Histone deacetylase inhibitors reduce differentiating osteoblast-mediated protection of acute myeloid leukemia cells from cytarabine
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Rosalie M. Sterner1,2, Kimberly N. Kremer2, Aref Al-Kali3, Mrinal M. Patnaik3, Naseema Gangat3, Mark R. Litzow3, Scott H. Kaufmann3,4, Jennifer J. Westendorf5, Andre J. van Wijnen5 and Karen E. Hedin2
1Mayo Clinic Medical Scientist Training Program, Mayo Clinic College of Medicine and Science, Rochester, Minnesota 55905, USA
2Department of Immunology, Mayo Clinic College of Medicine and Science, Rochester, Minnesota 55905, USA
3Division of Hematology and Department of Medicine, Mayo Clinic College of Medicine and Science, Rochester, Minnesota 55905, USA
4Department of Oncology, Mayo Clinic College of Medicine and Science, Rochester, Minnesota 55905, USA
5Department of Orthopedic Surgery and Department of Biochemistry and Molecular Biology, Mayo Clinic College of Medicine and Science, Rochester, Minnesota 55905, USA
Karen E. Hedin email: email@example.com
Keywords: AML, osteoblast, HDACi, vorinostat, panobinostat
Abbreviations: AML, acute myeloid leukemia; HADCi, histone deacetylase inhibitors; BMSC, bone marrow-derived mesenchymal stromal/stem cells; v/v, volume/volume
Received: May 18, 2017 Accepted: September 15, 2017 Published: October 10, 2017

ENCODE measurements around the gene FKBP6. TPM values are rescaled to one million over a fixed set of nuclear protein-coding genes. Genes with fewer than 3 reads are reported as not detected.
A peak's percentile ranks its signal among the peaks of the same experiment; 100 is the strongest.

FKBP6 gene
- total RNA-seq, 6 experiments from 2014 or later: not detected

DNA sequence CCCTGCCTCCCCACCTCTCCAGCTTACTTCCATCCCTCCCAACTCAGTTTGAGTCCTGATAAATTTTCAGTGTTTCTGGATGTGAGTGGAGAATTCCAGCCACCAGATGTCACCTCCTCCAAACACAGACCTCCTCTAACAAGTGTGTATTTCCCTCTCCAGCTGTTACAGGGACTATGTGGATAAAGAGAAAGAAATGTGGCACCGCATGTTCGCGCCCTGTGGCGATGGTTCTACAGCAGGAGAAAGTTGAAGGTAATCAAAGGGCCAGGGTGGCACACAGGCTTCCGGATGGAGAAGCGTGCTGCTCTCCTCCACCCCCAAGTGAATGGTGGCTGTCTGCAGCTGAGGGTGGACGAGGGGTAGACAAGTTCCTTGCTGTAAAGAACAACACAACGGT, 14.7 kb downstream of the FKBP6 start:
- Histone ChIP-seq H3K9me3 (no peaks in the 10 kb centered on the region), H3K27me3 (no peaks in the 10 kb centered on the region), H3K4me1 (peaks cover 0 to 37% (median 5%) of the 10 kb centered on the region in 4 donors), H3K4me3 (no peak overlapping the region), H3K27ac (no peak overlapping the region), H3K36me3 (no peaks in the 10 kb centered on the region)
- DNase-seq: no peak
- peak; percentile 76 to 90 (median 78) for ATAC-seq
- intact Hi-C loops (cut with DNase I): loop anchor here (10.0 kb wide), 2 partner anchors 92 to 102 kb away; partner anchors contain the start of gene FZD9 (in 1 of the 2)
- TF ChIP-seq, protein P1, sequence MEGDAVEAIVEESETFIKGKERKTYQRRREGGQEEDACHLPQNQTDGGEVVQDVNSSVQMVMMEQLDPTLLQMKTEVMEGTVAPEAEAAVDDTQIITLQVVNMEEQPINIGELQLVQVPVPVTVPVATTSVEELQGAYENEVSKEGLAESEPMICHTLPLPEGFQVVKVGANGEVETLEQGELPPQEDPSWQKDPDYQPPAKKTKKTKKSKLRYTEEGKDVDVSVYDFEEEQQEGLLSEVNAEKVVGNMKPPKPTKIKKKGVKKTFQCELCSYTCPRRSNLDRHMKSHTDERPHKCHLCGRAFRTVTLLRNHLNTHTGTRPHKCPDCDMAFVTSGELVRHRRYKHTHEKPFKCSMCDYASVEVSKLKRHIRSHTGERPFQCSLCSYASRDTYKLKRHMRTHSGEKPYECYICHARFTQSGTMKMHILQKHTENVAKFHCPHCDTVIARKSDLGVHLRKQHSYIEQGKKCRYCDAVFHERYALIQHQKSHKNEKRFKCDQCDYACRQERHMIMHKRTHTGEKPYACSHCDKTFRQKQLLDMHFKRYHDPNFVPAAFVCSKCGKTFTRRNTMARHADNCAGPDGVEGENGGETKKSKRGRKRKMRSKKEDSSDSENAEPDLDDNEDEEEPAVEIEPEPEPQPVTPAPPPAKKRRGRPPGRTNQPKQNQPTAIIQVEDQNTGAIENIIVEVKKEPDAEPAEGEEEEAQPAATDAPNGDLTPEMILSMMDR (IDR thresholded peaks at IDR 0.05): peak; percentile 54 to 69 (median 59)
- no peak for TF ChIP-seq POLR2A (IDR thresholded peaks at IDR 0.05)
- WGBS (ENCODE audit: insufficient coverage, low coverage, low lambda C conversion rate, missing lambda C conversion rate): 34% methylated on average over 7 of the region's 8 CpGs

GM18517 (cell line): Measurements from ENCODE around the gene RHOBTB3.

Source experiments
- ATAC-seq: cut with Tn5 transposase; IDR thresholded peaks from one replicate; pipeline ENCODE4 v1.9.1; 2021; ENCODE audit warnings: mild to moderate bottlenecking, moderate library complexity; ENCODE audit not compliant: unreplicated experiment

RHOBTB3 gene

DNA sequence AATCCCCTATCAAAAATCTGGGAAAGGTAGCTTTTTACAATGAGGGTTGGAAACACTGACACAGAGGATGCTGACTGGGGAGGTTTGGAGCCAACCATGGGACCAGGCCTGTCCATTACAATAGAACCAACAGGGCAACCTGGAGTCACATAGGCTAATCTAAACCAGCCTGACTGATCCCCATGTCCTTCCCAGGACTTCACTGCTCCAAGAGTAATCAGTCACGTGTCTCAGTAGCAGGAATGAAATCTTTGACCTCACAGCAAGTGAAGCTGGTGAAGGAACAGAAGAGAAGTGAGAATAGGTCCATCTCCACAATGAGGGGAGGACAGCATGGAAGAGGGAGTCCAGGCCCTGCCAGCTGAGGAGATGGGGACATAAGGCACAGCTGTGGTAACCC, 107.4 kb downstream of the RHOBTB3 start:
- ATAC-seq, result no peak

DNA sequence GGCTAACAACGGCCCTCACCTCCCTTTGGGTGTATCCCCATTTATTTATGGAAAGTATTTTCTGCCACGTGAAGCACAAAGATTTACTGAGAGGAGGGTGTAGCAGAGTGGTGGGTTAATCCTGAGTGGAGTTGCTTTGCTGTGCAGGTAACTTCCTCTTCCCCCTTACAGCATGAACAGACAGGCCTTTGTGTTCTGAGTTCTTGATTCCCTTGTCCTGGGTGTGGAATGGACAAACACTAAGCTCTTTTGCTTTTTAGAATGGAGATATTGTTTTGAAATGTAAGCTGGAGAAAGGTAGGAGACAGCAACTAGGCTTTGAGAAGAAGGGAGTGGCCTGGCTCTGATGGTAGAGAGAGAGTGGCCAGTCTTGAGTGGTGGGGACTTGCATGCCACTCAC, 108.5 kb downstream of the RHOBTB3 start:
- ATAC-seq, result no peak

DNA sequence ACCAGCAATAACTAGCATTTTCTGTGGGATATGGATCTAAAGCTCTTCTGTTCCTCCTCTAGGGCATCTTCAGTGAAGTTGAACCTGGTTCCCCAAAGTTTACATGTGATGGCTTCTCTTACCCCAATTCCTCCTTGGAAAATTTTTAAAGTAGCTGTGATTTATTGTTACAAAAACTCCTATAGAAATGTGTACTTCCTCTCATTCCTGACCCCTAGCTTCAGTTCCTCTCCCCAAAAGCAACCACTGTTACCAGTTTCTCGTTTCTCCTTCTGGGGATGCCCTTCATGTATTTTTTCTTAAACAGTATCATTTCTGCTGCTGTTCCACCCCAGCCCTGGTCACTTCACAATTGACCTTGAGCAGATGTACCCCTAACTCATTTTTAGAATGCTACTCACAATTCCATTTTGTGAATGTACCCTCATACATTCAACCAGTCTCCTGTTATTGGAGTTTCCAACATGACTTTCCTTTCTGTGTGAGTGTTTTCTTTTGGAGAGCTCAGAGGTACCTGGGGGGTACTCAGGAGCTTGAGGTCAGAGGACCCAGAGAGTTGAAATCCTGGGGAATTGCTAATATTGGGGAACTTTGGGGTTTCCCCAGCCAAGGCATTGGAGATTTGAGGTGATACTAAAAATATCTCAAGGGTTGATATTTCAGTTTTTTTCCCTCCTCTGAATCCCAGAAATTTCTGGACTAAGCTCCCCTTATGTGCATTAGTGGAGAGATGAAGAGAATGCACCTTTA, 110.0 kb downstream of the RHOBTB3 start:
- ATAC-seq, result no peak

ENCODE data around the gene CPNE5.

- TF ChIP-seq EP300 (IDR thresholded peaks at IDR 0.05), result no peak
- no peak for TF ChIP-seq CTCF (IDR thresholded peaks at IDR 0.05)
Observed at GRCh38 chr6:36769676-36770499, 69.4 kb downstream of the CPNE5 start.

The bone marrow microenvironment protects acute myeloid leukemia (AML) cells during chemotherapy and is a major factor in relapse. Here, we examined which type(s) of bone marrow cells are responsible for the relapse of AML following treatment with cytarabine (Ara-C), and we identified a means to inhibit this protection. To determine the protective cell type(s), AML cells were treated with Ara-C, and AML cell survival in the presence or absence of osteoblast lineage cells was assessed. Cultured AML cells and patient bone marrow isolates were each significantly protected from Ara-C-induced apoptosis by co-culture with differentiating osteoblasts. Moreover, pretreating differentiating osteoblasts with the histone deacetylase inhibitors (HDACi) vorinostat and panobinostat abrogated the ability of the differentiating osteoblasts to protect AML cells. Together, our results indicate that differentiating osteoblasts have the potential to promote residual AML in the bone marrow following standard chemotherapy and act via a mechanism requiring HDACi-sensitive gene expression. Using HDACi to target the leukemic microenvironment in combination with Ara-C could potentially improve treatment of AML. Moreover, other strategies for manipulating bone marrow osteoblasts may also help eradicate AML cells and reduce relapse.
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